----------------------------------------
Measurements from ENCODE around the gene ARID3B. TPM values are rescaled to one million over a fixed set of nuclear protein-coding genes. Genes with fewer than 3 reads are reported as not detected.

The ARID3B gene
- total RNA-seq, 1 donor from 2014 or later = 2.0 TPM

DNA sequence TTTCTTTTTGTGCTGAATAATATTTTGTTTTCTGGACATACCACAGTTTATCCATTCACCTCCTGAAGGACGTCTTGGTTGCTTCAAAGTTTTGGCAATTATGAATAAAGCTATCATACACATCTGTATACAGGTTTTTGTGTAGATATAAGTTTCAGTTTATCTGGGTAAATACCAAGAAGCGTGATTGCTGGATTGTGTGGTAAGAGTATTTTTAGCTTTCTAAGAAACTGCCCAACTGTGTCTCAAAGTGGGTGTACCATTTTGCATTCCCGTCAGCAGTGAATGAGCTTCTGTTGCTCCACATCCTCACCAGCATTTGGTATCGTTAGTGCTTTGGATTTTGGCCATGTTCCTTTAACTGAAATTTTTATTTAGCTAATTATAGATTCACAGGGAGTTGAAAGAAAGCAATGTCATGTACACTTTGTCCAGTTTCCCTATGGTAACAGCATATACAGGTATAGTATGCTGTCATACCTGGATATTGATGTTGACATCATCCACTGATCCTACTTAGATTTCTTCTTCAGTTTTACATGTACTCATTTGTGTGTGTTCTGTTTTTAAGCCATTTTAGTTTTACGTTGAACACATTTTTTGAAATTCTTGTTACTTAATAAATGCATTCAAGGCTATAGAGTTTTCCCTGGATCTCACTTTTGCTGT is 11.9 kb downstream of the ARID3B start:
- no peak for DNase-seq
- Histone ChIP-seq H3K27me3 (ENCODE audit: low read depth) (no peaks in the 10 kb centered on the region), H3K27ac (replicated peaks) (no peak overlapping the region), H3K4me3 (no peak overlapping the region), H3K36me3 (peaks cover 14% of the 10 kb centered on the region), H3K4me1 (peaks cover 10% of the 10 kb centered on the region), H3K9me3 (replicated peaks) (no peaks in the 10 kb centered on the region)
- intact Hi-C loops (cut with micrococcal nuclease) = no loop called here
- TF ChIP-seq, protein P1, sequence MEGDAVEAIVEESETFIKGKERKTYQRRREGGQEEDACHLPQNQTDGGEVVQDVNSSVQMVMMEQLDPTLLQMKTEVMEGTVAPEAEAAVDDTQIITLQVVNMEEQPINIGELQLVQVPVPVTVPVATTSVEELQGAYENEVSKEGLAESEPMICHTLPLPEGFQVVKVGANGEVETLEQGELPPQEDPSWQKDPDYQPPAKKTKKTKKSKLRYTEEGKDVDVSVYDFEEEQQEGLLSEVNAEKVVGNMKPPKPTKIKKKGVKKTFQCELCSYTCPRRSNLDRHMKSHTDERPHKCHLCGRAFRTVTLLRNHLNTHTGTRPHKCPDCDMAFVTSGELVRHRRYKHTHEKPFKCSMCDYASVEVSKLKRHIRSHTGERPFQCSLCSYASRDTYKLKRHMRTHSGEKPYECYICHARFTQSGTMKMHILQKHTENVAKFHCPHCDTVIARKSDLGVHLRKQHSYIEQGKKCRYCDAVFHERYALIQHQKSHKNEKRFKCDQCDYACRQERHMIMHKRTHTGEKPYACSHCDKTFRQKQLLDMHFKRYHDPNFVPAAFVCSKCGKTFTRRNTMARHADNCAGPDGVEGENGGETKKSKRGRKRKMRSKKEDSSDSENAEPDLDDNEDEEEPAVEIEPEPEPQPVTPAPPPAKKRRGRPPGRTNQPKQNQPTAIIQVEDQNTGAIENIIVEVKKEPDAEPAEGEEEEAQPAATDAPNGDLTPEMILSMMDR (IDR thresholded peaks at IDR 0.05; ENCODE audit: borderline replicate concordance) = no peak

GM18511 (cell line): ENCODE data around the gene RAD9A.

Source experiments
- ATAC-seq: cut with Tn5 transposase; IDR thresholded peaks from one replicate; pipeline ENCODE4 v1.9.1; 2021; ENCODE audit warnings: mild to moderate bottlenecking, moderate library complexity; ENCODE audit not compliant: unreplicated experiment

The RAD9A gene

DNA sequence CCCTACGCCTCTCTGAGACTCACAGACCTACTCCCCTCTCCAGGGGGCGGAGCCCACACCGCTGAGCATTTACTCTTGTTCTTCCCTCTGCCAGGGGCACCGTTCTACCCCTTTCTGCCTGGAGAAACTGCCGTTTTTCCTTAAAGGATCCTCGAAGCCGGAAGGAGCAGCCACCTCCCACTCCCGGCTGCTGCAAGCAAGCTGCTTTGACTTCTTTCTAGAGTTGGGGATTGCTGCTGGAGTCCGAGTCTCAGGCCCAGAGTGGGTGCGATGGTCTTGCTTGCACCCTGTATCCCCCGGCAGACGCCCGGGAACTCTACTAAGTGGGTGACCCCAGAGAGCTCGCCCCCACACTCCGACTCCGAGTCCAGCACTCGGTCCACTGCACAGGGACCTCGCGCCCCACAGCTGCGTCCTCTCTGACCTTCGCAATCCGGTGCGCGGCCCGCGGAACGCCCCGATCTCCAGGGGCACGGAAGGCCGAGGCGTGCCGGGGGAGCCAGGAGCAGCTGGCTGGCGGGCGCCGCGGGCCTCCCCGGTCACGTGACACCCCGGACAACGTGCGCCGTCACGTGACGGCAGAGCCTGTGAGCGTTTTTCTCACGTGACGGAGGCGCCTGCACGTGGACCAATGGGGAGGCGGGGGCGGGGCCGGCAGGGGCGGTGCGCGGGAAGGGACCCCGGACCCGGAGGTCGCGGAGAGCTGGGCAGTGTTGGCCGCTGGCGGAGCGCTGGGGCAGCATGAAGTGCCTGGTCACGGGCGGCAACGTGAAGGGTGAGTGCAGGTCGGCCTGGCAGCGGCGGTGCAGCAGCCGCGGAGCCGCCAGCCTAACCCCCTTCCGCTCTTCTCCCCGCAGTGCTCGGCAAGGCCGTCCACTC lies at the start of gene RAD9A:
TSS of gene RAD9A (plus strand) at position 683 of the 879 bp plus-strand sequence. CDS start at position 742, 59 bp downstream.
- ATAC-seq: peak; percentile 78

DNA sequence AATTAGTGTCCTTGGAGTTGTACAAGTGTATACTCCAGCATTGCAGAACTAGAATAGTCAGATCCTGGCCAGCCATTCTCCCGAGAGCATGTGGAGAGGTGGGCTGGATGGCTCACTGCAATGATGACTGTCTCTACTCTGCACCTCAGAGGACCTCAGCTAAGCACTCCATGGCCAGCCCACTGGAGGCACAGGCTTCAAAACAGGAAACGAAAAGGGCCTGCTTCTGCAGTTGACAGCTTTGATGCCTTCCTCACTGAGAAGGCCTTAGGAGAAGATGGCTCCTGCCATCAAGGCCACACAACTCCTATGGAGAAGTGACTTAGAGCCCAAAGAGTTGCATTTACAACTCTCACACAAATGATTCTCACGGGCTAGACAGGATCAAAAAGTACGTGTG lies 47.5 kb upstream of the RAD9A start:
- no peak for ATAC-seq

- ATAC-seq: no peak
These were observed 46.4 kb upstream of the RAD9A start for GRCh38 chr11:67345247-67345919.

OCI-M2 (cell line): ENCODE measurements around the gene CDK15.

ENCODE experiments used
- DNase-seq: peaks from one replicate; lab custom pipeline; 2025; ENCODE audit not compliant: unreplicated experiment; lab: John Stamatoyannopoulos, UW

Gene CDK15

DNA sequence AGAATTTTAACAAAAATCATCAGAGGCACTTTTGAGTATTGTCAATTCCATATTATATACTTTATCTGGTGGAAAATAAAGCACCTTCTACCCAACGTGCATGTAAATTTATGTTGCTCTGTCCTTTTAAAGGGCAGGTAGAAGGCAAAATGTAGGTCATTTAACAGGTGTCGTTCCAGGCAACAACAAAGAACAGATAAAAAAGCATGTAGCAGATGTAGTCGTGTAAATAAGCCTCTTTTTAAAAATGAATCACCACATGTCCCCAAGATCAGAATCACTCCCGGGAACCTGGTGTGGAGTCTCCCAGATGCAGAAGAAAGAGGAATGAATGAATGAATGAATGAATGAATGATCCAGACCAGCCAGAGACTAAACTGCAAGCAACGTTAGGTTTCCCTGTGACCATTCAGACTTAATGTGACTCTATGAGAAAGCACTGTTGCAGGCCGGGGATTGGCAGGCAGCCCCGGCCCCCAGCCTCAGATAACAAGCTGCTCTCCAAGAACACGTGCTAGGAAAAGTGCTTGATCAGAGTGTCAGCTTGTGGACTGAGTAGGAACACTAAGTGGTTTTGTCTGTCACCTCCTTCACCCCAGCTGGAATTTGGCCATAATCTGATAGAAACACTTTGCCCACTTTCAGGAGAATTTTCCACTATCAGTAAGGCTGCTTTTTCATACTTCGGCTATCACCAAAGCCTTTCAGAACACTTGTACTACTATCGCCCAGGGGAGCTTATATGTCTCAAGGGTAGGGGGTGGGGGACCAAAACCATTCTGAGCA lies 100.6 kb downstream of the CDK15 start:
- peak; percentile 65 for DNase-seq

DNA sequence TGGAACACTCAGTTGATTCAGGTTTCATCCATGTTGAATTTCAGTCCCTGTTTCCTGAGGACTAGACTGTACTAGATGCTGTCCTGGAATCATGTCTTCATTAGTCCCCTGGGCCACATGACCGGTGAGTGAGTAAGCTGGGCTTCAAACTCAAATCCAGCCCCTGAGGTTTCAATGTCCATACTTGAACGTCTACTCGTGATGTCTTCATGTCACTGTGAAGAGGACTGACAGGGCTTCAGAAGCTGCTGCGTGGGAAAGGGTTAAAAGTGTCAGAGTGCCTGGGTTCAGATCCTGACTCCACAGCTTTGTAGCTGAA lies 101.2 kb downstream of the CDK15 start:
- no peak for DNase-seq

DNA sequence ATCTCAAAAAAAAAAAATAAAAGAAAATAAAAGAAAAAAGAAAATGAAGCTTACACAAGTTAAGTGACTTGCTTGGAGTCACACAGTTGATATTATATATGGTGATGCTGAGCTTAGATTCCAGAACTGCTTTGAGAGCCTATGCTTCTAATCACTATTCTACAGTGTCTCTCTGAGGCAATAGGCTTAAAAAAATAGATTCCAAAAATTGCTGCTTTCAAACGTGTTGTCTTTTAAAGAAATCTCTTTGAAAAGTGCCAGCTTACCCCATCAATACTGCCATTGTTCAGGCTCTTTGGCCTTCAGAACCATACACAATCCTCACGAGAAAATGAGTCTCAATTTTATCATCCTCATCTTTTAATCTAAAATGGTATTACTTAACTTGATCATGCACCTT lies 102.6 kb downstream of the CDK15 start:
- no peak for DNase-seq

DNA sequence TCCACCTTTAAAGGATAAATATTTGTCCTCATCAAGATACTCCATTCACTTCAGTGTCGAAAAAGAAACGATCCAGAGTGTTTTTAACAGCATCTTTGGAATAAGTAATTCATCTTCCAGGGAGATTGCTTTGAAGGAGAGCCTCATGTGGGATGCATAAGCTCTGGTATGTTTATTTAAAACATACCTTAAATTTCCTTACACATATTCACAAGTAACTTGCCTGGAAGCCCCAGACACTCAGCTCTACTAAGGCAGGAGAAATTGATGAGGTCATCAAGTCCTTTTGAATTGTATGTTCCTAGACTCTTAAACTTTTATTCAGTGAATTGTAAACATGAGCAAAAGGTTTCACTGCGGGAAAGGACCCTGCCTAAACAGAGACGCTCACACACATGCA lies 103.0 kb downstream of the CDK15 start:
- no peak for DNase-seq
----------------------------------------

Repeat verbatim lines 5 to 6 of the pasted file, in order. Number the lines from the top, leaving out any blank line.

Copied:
- no peak for DNase-seq
- Histone ChIP-seq H3K27me3 (ENCODE audit: low read depth) (no peaks in the 10 kb centered on the region), H3K27ac (replicated peaks) (no peak overlapping the region), H3K4me3 (no peak overlapping the region), H3K36me3 (peaks cover 14% of the 10 kb centered on the region), H3K4me1 (peaks cover 10% of the 10 kb centered on the region), H3K9me3 (replicated peaks) (no peaks in the 10 kb centered on the region)